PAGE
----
1. Introduction
Recently, artificial intelligence has reached the level of top information technologies that will have significant influence over many aspects of our future lifestyles. In particular, in the fields of machine learning technologies for classification and decisionmaking, there have been a lot of research efforts for solving estimation and control problems that appear in the various kinds of portfolio management problems via datadriven approaches. Note that these modern datadriven arpproaches, which try to find solutions to the problems based on relevant empirical data rather than mathematical analyses, are useful particularly in practical application domains.
In this paper, we consider the problem of applying kernel methods together with some other optimization methods for portfolio management. As wellknown, kernel methods have attracted great interests in the areas of pattern classification, function approximation, and anomaly detection [
1–
9], and recently Gaussian process played an important role in the field of machine learning as a tool for probabilistic kernel methods [
10]. We apply a simplified version of the sparse Gaussian process (GP) classification method, which is a direct result of two recent remarkable Gaussian process papers [
25,
26], for performing risk sensitivity classification in dealing with financial portfolio management. Since portfolio management problems are optimal decisionmaking problems that rely on actual empirical data, theoretical and practical solutions can be formulated via many of recent machine learning and control advancements: the traditional meanvariance efficient portfolio problem [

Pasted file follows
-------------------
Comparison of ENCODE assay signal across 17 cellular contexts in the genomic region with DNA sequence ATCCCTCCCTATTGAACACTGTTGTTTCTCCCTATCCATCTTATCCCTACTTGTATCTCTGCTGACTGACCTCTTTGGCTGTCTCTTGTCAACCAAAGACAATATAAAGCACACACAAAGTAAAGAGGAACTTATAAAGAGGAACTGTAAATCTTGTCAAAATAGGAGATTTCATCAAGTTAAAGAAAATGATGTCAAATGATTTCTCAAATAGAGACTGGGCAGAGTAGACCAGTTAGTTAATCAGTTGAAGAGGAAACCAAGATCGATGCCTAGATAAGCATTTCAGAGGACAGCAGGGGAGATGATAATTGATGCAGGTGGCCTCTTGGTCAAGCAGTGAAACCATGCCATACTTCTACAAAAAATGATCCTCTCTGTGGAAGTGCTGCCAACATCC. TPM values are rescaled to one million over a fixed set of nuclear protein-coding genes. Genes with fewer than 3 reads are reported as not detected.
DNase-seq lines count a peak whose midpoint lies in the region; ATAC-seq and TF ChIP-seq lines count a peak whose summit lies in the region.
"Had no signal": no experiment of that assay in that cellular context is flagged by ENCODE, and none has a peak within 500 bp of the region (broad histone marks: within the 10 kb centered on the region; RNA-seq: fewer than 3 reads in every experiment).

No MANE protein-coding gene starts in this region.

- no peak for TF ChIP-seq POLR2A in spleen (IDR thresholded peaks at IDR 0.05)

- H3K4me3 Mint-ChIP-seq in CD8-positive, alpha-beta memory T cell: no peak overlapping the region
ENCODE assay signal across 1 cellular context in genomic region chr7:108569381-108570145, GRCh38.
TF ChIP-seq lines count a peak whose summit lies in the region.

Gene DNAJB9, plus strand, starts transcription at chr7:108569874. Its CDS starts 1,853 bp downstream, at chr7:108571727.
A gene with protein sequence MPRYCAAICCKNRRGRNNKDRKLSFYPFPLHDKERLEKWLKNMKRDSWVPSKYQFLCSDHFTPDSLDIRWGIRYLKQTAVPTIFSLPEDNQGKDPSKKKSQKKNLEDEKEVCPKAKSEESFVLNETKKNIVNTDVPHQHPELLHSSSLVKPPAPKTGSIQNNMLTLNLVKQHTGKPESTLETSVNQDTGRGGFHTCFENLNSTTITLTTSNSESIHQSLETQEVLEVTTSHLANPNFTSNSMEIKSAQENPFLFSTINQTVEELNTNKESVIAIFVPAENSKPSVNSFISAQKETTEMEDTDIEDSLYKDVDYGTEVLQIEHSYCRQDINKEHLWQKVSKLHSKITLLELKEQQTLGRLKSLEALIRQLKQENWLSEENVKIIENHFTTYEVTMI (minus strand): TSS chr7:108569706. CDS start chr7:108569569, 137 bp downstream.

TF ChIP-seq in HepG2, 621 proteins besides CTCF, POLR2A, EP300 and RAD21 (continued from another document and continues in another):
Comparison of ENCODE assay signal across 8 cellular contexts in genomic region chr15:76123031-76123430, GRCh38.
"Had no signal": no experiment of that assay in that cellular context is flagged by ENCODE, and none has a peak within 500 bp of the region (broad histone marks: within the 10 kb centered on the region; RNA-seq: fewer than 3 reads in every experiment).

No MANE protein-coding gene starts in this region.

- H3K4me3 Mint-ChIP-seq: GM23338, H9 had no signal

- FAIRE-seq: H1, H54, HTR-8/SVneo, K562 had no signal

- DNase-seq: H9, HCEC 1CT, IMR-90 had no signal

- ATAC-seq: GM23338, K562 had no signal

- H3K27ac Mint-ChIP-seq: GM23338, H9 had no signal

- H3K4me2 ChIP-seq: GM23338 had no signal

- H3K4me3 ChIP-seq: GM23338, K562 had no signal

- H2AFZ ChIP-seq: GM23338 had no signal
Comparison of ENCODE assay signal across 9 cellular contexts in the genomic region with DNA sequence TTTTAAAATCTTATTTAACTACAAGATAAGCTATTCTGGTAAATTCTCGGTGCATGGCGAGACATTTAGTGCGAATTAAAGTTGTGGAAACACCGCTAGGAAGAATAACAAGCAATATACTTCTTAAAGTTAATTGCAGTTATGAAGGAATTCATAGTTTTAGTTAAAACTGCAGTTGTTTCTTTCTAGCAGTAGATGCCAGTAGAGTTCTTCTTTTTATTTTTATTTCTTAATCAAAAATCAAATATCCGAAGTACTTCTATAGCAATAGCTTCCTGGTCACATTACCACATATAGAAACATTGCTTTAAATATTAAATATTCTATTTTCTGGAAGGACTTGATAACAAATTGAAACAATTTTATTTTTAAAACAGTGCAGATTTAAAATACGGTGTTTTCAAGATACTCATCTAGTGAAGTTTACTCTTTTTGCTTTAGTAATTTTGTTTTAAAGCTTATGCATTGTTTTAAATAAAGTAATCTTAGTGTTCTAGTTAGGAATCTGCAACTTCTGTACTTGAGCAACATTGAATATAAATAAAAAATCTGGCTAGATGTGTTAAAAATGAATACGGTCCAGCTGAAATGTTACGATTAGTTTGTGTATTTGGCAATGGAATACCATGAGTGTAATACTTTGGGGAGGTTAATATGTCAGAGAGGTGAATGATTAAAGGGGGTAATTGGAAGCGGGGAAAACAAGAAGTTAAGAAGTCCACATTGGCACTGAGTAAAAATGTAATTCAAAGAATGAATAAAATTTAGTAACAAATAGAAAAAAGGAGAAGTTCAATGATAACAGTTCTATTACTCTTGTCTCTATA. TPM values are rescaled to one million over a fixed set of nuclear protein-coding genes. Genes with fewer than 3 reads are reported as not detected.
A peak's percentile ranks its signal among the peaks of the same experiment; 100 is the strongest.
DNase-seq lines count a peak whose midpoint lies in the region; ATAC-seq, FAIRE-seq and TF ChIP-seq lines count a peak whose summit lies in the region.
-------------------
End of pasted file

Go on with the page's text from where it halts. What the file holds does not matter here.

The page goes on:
11]; index tracking portfolio formulation [
12–
15]; riskadjusted expected return maximizing strategy [
16–
18]; trend following strategy [
19–
23]; longshort trading strategy (including the pairs trading strategy) [
20,
24], etc. In this paper, we also raise two important portfolio management issues in which the GP application results can be useful.
This paper is organized as follows: In Section 2, we briefly describe relevant GP preliminaries. Applying a simplified version of the sparse Gaussian process (GP) classification method for performing risk sensitivity classification as well as their possible applications to portfolio management issues are presented in Section 3. Finally, in Section 4, we present our concluding remarks.
2. Preliminaries
Probabilistic kernel methods, which include Gaussian processes, have recently attracted great interests in the areas of pattern classification, function approximation, and anomaly detection. In this section, we briefly describle some preliminaries on Gaussian processes, which plays an important role in our portfolio management applications. For more details on the Gaussian processes, please refer to, e.g., [
10]. Gaussian process, {
f(
x)}, is an indexed family of random variables with index
x ∈
R^{d} such that for any finite indices,
x_{1}, · · ·,
x_{N},
f(
x_{1}), · · ·,
f(
x_{N}) are jointly Gaussian. Gaussian processes can be characterized by their mean functions and covariance (or kernel) functions, which are defined as follows, respectively:
Gaussian processes with mean function m(x) and covariance function k(x, x′) are often denoted by
One can see that with the socalled kernel trick, Bayesian linear models defined on the feature space can be viewed as Gaussian processes. More specifically, let’s suppose that f(x) is described by φ(x)^{T}w, where the prior distribution of the random vector w is N(0, ∑_{w}). Here, φ(x) is the feature vector, which is the result of mapping the input vector x into the (possiably highdimensional) feature space F. Note that in this situation, the expectation of f(x) is
and the covariance between f(x) and f(x′) satisfies
Thus defining the kernel function, k, by the kernel trick